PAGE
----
# Hydrogen radial wave function in Feynman

I'm reading the classical Feynman's lectures on hydrogen atom, and I want to calculate the radial component of the wave function with the formula (19.53)

$$F_{n,l}(\rho)=\frac{e^{-\alpha\rho}}{\rho}\sum_{k=l+1}^n a_k \rho^k$$ for $$n=2$$ and $$l=1$$. So I have $$\alpha=1/n=1/2$$ and $$F_{2,1}(\rho)=\frac{e^{-\rho/2}}{\rho}a_2 \rho^2$$ where $$a_2$$ should be given by the formula (19.50): $$a_{k+1} =\frac{2(\alpha k-1)}{k(k+1)-l(l+1)} a_k$$ but, for $$k+1=2$$ and $$l=1$$ the denominator becomes $$0$$.

It seems that I have some stupid mistake, but I don't see where. Someone can help me?

• The lower limit of the sum in your first equation requires... Dec 20, 2020 at 23:13
• It's k = l + 1, so k = 2, not k + 1 = 2 (which is the forbidden k = l case). Dec 21, 2020 at 4:26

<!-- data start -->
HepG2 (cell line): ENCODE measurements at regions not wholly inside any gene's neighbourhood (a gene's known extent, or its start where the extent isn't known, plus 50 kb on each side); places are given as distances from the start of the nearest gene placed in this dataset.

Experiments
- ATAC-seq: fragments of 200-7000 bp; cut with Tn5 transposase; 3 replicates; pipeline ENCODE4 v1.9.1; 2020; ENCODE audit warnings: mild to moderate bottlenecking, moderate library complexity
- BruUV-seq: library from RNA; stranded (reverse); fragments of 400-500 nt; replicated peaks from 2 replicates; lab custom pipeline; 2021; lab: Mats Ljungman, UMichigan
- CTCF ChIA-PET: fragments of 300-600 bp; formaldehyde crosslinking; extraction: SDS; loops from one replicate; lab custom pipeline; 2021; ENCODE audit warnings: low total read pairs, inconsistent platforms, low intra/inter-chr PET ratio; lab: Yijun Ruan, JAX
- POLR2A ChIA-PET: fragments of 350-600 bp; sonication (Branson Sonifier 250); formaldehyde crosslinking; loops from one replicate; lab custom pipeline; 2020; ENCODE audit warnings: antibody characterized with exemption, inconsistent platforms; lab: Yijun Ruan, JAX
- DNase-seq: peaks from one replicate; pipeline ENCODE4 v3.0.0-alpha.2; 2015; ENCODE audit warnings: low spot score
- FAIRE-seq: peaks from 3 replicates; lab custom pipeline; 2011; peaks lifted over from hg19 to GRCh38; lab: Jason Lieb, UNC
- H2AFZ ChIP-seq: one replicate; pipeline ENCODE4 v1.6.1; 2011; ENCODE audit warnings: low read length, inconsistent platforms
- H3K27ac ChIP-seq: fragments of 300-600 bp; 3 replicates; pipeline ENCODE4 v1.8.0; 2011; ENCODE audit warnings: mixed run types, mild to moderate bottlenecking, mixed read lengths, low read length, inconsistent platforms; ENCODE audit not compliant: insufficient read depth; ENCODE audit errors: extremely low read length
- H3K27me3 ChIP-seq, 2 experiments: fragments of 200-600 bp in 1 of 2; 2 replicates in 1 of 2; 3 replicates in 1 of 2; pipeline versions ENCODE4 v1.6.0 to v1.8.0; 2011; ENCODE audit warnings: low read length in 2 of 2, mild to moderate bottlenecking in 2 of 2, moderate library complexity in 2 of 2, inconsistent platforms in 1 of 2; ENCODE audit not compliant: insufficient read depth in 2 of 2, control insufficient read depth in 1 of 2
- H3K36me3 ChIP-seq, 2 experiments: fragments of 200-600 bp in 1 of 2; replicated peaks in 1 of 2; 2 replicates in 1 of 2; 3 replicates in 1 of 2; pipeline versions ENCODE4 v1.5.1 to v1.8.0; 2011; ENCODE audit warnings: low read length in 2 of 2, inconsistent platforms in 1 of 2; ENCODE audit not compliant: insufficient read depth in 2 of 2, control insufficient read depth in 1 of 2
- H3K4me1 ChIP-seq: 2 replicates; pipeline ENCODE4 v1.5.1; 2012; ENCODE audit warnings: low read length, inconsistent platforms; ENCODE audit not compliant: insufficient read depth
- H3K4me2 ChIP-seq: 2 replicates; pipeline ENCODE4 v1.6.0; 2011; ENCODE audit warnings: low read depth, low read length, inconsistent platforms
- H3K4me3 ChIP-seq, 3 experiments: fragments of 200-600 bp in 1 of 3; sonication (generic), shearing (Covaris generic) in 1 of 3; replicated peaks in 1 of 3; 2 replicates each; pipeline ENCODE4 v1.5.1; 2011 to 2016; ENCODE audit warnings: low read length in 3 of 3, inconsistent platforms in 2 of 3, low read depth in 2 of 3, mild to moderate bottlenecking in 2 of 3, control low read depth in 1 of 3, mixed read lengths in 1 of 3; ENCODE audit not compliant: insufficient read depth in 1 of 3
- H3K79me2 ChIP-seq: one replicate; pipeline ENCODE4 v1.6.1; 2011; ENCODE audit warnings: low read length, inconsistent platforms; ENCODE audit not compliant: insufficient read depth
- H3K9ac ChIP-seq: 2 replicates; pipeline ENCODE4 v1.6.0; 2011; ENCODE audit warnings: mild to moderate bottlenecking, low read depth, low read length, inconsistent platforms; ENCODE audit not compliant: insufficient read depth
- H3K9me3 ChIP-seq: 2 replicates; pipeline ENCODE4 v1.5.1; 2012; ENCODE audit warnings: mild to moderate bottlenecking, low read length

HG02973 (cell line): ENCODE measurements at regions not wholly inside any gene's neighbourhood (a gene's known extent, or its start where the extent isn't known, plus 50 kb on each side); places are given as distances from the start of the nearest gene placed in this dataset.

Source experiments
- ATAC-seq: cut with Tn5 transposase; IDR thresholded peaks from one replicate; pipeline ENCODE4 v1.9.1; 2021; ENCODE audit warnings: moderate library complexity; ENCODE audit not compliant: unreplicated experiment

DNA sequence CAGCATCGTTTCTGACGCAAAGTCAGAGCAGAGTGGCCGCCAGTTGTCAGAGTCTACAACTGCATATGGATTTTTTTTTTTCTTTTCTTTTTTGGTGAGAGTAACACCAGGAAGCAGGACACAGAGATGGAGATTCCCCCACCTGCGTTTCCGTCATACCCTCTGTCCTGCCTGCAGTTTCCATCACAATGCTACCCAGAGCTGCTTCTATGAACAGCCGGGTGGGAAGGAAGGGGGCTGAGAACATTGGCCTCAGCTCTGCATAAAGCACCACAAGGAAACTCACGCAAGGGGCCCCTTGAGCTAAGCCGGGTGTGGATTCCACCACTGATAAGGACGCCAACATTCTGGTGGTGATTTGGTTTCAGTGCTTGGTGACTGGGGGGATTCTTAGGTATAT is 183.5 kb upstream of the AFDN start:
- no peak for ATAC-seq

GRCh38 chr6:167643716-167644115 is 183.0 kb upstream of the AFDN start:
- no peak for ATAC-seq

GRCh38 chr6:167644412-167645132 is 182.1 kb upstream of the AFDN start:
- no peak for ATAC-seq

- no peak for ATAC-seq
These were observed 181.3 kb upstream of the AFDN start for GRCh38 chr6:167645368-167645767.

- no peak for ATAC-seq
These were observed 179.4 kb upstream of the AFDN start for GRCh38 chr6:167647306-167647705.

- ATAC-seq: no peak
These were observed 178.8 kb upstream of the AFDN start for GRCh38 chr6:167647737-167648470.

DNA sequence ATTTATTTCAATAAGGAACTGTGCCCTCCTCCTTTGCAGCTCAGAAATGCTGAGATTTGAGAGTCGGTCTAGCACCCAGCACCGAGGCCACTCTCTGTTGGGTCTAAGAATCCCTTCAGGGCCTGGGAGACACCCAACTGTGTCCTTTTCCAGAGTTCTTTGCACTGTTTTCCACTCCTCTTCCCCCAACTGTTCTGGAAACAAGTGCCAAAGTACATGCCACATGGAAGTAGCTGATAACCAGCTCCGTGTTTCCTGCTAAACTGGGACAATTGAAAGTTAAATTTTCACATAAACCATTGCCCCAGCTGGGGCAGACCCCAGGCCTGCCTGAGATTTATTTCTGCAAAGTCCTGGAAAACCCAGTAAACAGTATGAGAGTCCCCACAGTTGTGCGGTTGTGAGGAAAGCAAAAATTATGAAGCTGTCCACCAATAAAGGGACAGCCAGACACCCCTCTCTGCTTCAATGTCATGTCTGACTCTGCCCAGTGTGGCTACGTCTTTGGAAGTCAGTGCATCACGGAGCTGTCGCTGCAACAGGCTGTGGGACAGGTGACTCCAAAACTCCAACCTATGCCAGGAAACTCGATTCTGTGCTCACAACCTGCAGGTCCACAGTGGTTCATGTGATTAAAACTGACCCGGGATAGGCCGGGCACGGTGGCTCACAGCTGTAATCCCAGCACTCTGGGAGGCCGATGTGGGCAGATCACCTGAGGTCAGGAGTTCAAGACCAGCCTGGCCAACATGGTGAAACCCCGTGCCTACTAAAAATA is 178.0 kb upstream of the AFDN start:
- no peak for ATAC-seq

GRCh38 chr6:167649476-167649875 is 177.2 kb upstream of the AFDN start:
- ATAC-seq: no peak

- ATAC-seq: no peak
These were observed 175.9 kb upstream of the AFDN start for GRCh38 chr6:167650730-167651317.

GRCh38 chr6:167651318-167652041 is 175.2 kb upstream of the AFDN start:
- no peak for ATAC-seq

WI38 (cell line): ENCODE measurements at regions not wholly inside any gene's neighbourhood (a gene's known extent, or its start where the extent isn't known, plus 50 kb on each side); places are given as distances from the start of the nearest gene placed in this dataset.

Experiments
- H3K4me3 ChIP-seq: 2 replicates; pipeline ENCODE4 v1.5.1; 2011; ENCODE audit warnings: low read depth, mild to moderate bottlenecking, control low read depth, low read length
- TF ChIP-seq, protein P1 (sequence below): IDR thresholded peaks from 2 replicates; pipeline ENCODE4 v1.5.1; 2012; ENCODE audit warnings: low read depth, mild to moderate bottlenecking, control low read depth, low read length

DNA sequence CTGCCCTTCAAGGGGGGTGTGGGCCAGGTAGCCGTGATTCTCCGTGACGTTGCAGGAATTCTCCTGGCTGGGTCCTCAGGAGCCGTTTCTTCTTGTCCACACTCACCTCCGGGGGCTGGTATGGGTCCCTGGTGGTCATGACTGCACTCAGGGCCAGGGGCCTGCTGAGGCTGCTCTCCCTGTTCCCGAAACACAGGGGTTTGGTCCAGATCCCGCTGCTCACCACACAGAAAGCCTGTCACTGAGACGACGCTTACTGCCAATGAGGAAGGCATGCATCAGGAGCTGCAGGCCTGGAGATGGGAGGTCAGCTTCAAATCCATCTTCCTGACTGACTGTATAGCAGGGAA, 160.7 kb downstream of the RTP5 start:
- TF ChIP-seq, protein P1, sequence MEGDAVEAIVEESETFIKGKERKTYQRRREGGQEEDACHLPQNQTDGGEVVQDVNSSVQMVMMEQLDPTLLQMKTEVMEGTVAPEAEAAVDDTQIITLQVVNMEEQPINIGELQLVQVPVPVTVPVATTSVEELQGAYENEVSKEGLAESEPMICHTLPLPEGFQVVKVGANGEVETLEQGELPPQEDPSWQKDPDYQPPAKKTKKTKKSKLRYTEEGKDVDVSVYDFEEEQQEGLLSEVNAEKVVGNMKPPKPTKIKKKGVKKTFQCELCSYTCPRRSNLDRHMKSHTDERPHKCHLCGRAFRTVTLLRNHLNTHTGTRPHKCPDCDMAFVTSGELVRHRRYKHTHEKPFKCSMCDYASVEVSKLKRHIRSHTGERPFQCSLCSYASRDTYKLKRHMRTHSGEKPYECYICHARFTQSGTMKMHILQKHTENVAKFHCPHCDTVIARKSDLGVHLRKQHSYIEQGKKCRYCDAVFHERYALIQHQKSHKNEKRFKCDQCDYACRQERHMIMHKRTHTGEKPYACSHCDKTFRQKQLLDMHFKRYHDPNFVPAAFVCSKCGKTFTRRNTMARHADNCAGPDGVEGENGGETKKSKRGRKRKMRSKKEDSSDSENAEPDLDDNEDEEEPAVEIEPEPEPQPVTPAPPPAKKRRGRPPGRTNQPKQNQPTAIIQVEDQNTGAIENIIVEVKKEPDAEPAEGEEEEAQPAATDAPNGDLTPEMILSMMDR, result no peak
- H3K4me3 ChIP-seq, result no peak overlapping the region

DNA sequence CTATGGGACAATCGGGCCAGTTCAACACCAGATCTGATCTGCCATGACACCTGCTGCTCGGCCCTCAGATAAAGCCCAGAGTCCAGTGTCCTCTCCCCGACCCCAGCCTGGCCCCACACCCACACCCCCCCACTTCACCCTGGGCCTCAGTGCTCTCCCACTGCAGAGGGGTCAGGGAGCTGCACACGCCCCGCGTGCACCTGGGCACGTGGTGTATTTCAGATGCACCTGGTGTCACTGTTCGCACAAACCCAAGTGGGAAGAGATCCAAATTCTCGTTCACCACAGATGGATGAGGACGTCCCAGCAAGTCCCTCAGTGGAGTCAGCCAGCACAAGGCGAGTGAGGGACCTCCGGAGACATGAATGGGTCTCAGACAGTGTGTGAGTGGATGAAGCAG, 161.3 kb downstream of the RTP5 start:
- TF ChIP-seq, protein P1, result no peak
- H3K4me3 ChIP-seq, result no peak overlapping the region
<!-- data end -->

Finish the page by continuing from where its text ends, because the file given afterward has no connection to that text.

• But, since $\alpha=1/2$, for $k=2$ the recursion formula gives $a_3=0$. And it's wrong. Dec 21, 2020 at 14:11
• @EmilioNovati why is it wrong? $k$ is supposed to span $\{l+1,...,n\}$, i.e. $\{2\}$. I.e., there's only one term in the whole sum. The values of $a_k$ other than $a_2$ are irrelevant. Or, well, since you're using an upwards recurrence relation, then the values of $a_k$ for $k>n$ are irrelevant. Dec 21, 2020 at 14:23
• I see. But my problem is: if I take $k+1=2$ the recurrence gives $a_2=-1/(1\cdot 2-1\cdot 2)$ and if i take $k=2$ the recurrence gives $a_2=0$. And I don't see where is the mistake. Dec 21, 2020 at 15:46
• Now I understand!! (I hope). We have to choose $a_2$, that is the first step in the recursion, say $a_2=1$. Then we can use the recursive formula. Correct? Dec 22, 2020 at 9:42